Updating over 50 accounts at once also gave me the opportunity to change all passwords to something more easily recalled. My passwords are all variations on a theme, but certainly not all the same, and not easily guessed. It is not wise to have one password for all accounts – don’t do it!

WORK EMAIL

It is simple to email friends, co-workers and colleagues about your new email address when you leave a job. The challenge with my work email was the Outlook calendar and contacts that were imbedded in it.

My Outlook contacts included personal friends and family, as well as the entire address book and directory of the law firm. I wanted to avoid a data dump of all Outlook contacts to my personal address book, as I would no longer utilize many of the work-related contacts. In January I began manually entering people into my Gmail address book, cross-referencing info from my phone, personal and work email, and a handwritten address book. On the day my work email was discontinued, I was confident that all my desired contacts were in the Gmail address book, and all contact information was up-to-date.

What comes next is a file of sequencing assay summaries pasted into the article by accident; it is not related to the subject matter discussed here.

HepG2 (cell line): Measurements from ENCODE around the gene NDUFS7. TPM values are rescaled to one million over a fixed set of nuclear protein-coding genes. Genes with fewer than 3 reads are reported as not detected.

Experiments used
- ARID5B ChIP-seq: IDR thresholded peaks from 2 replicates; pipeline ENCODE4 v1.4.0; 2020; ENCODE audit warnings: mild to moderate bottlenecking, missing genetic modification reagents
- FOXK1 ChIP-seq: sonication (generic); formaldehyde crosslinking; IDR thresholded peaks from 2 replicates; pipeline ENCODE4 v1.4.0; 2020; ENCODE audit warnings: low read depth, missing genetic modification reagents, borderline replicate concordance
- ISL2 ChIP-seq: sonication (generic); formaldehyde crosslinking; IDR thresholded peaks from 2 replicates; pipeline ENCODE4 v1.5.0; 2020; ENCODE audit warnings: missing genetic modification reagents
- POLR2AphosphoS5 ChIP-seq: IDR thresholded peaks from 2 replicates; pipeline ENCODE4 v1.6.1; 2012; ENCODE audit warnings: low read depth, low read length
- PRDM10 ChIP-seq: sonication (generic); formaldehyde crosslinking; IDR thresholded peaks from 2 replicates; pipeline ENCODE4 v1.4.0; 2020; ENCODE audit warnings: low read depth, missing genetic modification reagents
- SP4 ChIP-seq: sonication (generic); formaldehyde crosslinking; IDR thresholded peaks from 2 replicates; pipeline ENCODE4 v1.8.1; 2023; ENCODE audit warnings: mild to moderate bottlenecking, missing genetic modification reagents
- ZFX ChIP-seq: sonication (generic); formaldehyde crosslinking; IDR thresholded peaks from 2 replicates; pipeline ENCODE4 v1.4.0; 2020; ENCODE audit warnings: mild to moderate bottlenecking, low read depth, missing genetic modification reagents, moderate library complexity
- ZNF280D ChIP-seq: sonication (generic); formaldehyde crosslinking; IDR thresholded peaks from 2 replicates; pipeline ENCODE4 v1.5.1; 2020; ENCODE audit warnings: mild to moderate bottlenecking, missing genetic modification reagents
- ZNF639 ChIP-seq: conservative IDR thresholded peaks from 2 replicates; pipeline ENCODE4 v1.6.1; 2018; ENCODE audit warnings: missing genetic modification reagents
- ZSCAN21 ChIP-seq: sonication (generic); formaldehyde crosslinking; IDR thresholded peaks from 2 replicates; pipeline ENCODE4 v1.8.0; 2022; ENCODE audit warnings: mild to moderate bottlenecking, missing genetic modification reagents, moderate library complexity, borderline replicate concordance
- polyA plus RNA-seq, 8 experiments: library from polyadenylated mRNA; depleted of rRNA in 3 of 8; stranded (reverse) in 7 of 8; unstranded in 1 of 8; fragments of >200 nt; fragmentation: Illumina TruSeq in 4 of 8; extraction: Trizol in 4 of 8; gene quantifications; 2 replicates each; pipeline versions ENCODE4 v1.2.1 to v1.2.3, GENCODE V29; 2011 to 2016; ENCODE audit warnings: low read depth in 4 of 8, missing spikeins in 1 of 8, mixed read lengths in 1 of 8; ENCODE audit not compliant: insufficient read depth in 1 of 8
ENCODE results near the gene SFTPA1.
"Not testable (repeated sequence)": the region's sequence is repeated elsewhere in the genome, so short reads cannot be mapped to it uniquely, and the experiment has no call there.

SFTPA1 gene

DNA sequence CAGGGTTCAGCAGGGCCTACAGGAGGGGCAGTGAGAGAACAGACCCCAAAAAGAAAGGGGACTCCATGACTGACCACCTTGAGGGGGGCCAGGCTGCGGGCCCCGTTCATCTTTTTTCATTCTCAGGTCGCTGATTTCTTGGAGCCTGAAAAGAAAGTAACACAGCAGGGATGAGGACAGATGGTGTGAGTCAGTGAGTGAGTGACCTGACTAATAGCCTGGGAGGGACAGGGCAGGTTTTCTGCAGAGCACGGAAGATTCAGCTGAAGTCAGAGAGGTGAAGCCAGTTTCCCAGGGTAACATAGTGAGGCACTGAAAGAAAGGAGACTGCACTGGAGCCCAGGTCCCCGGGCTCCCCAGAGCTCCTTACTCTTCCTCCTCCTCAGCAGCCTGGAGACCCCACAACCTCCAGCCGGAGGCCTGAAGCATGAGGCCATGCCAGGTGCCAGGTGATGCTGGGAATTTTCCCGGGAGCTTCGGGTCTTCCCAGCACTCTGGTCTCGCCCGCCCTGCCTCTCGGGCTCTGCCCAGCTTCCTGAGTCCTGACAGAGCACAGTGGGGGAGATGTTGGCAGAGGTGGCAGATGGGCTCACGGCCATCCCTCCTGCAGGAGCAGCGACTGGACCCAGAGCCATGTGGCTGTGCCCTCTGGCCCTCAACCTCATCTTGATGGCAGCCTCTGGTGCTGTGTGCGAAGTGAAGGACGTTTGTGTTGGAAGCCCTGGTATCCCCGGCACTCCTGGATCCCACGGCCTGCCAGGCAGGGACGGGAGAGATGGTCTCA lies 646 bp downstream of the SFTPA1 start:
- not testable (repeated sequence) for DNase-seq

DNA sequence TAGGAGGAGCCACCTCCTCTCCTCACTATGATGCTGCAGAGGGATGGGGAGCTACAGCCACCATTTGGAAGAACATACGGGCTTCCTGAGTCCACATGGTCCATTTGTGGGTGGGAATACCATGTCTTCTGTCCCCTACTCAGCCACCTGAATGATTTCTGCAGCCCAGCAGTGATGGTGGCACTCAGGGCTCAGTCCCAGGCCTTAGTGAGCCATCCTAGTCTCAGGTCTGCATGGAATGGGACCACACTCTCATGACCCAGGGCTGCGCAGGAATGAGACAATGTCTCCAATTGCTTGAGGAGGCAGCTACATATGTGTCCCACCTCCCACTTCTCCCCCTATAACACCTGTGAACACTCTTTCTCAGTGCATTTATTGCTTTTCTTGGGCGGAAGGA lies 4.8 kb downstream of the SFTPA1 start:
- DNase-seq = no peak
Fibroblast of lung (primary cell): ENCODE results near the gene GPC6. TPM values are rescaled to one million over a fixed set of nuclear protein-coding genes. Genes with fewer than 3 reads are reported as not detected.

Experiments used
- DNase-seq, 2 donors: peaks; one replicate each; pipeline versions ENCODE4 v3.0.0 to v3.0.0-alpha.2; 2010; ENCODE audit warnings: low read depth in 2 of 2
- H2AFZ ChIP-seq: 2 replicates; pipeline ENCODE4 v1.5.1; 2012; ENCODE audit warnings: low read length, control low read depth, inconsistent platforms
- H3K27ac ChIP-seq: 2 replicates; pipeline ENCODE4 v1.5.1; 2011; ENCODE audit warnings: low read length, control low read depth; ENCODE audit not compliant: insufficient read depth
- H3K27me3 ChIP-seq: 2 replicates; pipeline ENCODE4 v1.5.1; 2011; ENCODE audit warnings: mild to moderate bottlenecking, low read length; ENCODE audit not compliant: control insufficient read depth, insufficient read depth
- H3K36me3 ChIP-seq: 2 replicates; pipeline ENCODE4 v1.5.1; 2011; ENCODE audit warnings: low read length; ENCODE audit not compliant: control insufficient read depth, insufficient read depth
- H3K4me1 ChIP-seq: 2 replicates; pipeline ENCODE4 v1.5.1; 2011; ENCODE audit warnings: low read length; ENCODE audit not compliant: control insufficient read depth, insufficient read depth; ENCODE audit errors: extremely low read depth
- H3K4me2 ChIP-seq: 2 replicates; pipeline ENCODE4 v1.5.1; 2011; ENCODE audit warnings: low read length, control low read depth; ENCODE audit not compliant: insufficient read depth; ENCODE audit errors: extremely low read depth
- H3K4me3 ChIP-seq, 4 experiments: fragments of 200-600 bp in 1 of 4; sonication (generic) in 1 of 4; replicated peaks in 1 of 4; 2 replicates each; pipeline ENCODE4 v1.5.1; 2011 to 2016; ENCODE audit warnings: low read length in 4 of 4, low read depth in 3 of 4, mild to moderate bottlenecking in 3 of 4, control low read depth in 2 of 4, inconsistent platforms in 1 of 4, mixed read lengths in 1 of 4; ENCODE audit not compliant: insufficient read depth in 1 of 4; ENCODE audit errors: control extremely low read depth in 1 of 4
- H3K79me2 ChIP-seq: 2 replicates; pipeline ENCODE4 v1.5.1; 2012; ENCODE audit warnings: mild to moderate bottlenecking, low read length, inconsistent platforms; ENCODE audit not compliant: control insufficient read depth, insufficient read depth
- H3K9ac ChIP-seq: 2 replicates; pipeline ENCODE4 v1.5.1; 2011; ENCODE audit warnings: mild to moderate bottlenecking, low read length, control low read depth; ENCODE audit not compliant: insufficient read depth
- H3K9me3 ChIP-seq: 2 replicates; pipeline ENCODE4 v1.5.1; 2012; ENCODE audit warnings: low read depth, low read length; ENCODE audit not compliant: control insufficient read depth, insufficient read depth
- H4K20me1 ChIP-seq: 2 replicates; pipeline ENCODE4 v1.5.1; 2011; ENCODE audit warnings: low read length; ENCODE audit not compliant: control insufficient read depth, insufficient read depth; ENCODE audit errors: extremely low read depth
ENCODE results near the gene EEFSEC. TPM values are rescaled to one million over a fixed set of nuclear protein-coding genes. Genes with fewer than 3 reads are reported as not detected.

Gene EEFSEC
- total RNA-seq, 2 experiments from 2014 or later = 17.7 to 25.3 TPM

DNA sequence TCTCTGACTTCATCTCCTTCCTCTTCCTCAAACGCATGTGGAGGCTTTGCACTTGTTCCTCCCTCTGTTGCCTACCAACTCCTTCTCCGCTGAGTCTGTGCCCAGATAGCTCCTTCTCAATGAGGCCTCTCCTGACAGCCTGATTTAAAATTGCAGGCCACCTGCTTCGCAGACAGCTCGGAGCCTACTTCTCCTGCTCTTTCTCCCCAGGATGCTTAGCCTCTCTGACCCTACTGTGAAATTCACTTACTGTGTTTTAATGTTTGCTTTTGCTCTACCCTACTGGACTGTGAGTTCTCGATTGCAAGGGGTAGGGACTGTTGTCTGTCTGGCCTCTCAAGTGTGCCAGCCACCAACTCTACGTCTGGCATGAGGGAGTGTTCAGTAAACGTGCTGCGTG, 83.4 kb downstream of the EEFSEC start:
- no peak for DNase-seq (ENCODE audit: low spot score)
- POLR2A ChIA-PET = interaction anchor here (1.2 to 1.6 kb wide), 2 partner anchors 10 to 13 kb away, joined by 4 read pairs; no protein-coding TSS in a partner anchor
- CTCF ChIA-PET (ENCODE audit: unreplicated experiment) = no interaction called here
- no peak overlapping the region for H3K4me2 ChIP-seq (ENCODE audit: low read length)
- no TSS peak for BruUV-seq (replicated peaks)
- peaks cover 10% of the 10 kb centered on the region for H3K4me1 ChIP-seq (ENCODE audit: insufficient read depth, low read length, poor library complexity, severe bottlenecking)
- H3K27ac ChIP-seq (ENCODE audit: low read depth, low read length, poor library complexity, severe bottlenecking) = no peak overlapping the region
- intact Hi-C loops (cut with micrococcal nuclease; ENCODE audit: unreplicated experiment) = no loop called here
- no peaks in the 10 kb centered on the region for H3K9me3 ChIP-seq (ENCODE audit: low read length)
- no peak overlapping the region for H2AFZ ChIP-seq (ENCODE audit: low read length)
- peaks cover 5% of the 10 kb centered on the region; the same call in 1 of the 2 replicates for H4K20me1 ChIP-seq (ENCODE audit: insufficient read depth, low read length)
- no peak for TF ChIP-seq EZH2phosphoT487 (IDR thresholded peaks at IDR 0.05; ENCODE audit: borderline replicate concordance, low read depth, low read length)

The Outlook calendar was my bible as a lawyer, and some friends have questioned why I want to keep a calendar at all since leaving the firm. Old habits die hard, and with medical appointments, contractors’ work on the house, and visits and meals and birthdays with friends and family, it is a necessity, at least for now. In January I began entering all personal appointments in both Gmail and Outlook. When Outlook was deleted, all the dates remained in Gmail.

“SNAIL MAIL”

When I decided to live in an RV, I researched mail services for full-time travelers. The services that are available depend upon the state of domicile.

Many full-timers change their domicile for income tax, sales tax, and personal property tax reasons, among others, but I decided to remain domiciled in the State of Washington.  I am already licensed as a motor vehicle driver and as an attorney in Washington, I am registered to vote in Washington, and the state has no income tax.